The Voice for Baloch Missing Persons (VBMP) noted, on January 1, 2016, that approximately 463 people were forcefully disappeared while 157 mutilated bodies were recovered from Balochistan in 2015. Nasrullah Baloch, Chairman of VBMP, observed, “The VBMPS report is based on documents received from Missing persons’ families, Human Rights Organization and political parties,” adding that number of enforced disappeared persons in 2015 could be higher, as the Government recently admitted to having arrested 9,000 people under NAP from Balochistan in 2015.
While Islamabad deploys disproportionate and lawless force against to suppress all Baloch dissidence, including political activists raising genuine grievances, the response against Islamist terror outfits remains feeble. This is despite the fact that the Forces engaged in the ‘fight against terror’ have lost far more personnel to these Islamist groupings than to Baloch insurgents.
While North Balochistan is afflicted by Islamist extremist groups such as TTP and the Lashkar-e-Jhangvi (LeJ), Baloch insurgent groups operate in the Southern part. The major Baloch armed formations include Baloch Republican Army (BRA), Baloch Liberation Army (BLA), Balochistan Liberation Tigers (BLT) and United Baloch Army (UBA).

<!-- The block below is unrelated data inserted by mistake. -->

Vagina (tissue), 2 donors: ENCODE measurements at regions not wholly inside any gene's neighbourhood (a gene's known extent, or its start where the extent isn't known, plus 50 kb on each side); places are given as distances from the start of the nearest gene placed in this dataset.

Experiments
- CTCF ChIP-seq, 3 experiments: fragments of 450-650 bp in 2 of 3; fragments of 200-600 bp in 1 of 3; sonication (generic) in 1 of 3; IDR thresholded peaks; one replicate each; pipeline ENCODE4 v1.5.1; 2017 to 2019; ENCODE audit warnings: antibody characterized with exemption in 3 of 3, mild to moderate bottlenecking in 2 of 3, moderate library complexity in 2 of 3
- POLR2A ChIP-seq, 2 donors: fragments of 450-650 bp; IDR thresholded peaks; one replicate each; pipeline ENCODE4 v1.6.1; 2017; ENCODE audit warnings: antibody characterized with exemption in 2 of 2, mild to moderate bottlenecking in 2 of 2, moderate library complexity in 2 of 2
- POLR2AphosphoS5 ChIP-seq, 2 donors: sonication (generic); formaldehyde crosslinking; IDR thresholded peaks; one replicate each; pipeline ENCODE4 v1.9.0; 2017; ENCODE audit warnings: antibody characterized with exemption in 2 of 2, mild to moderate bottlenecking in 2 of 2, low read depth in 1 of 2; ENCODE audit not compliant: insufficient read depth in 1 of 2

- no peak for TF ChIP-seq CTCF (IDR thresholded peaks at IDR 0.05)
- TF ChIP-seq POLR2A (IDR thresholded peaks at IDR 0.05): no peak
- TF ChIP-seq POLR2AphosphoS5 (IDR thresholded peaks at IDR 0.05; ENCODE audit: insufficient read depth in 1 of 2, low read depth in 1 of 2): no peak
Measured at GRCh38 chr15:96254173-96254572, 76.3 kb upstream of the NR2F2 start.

Separately, in a major setback to the Baloch people’s sentiment, an Anti-terrorism Court (ATC) in Quetta acquitted former President General (Retd.) Pervez Musharraf on January 18, 2016, in the case of the murder of Baloch nationalist leader Nawab Akbar Bugti. The Court also acquitted Former Federal Home Minister Aftab Khan Sherpao and former Provincial Home Minister Shoaib Nosherwani. In January 14, 2015, an ATC had indicted Musharraf, Sherpao and Nausherwani in the murder case. Musharraf, who was President at the time, had directed a military operation in which Jamhoori Watan Party (JWP) leader Nawab Akbar Bugti was assassinated along with 38 of his comrades in the mountains of Dera Bugti on August 26, 2006.